Foraging ecology of humpback whales off Newfoundland

Bredin, Katherine Alberta (1985) Foraging ecology of humpback whales off Newfoundland. Masters thesis, Memorial University of Newfoundland.

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    Available under License - The author retains copyright ownership and moral rights in this thesis. Neither the thesis nor substantial extracts from it may be printed or otherwise reproduced without the author's permission.
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Abstract

Off the coast of Newfoundland humpback whales fee primarily on capelin which form schools of varying size, depth and age class. Observations were made on humpbacks foraging in six different prey situations, in each of which the distribution, abundance and behaviour of whales was related to bait characteristics. Whales were followed by boat and prey school information was provided by a paper printout depth sounder. -- When whales were exploiting large deep immature or post-spawning capelin schools, dive times were positively correlated with depths to the top of the prey school and to the ocean floor in the immediate dive vicinity. Time spent at depth (filtering time) appears to be constant (t = 2.3 min) while dive time is proportional to prey depth. Surface times were positively correlated with dive times and with prey school and water depth and appear to function as a recovery period from foraging dives. When preying upon small concentrated schools of post-spawning capelin, water depth and vertical extent of prey school did not significantly predict either dive time or surface time. The time spent and the large amounts of directional change that occurred while whales were at the surface may function to reposition whales close to the prey school. When the concentrated post-spawning capelin schools dispersed into very small widely scattered schools, whales spent variable amounts of time at the surface travelling primarily in straight lines from school to school, diving only once into each pocket of bait. Surface and dive times were not correlated with vertical extent of prey or with water depth. Humpbacks were also observed to exploit small surface swarms of krill, using a foraging strategy distinct from that seen when feeding on capelin: a series of lateral lunges at the surface. -- A dominant feature of humpback whale foraging is the formation of highly coordinated groups. It is hypothesized that coordination functions to minimize the disruptive effects that repeated dives of foraging whales may have on prey schools. When prey schools were large, whales foraged almost continuously and formed larger groups. Whales left small prey schools after 0.t -2.0 h exploitation to travel and to rest, possibly letting the school regroup before returning to forage. Group sizes were larger when whales were foraging than when not foraging. Local whale populations were greater and whales stayed longer where prey was more abundant.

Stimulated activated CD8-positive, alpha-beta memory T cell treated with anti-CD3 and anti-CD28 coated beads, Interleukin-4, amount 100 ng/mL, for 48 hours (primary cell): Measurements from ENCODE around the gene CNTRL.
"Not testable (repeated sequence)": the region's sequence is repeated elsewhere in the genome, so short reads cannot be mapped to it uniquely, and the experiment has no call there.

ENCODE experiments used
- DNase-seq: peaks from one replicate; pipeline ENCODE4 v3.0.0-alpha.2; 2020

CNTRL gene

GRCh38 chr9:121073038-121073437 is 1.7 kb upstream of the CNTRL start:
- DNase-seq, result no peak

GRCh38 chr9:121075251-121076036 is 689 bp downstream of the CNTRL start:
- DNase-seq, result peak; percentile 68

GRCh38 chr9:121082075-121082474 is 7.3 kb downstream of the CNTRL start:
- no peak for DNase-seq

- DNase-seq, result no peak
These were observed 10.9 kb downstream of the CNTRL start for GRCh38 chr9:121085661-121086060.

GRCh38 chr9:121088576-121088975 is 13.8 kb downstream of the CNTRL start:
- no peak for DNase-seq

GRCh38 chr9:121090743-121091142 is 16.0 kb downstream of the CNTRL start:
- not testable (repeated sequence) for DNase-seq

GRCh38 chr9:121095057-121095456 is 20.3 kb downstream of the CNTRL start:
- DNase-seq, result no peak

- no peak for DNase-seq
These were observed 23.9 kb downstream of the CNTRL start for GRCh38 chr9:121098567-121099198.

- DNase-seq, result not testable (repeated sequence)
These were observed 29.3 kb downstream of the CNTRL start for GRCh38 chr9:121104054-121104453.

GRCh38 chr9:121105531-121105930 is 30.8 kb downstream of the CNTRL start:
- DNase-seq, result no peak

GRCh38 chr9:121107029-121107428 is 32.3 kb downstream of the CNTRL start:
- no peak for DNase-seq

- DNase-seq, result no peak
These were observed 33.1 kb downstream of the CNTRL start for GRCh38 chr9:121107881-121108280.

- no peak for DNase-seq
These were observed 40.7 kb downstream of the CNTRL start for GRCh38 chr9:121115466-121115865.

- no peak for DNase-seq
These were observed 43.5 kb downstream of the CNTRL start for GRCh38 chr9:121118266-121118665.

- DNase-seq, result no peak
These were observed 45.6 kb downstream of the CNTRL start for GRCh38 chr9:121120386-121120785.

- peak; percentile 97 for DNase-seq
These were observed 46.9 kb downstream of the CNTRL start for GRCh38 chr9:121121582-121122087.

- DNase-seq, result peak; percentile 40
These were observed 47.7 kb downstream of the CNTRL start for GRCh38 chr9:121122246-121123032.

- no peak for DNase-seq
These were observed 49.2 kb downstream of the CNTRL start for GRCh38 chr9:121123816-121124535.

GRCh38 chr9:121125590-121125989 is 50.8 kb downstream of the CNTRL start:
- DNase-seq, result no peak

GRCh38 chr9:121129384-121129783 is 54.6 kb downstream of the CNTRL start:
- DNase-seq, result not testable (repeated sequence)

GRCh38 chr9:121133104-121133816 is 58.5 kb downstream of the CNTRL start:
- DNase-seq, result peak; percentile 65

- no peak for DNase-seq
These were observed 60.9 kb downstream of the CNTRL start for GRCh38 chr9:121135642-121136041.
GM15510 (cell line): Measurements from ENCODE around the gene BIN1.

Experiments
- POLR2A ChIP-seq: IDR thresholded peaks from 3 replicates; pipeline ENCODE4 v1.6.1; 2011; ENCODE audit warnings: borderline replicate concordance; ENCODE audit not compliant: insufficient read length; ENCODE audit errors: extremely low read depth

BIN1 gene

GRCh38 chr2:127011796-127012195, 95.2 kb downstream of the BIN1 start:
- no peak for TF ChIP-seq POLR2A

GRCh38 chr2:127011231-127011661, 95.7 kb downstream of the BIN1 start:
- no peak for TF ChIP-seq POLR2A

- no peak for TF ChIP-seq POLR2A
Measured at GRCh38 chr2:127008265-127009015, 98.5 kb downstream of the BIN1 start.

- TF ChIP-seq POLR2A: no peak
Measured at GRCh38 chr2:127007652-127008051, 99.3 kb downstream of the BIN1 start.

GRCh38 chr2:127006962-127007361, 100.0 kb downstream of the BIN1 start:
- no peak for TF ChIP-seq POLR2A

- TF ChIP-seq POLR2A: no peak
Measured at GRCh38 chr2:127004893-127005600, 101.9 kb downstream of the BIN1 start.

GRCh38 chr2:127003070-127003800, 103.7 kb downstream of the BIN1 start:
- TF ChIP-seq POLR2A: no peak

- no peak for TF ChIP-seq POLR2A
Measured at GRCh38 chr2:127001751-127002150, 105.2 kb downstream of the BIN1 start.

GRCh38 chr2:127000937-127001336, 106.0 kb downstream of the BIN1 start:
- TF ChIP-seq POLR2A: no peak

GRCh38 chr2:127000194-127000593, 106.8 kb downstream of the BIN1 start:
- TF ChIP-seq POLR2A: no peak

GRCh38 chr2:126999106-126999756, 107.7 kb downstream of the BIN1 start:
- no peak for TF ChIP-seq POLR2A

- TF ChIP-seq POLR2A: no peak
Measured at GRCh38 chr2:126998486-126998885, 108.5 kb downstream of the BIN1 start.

Item Type: Thesis (Masters)
URI: http://research.library.mun.ca/id/eprint/5881
Item ID: 5881
Additional Information: Bibliography: leaves 207-217.
Department(s): Humanities and Social Sciences, Faculty of > Psychology
Science, Faculty of > Psychology
Date: 1985
Date Type: Submission
Geographic Location: Canada--Newfoundland and Labrador
Library of Congress Subject Heading: Humpback whale; Whales--Behavior

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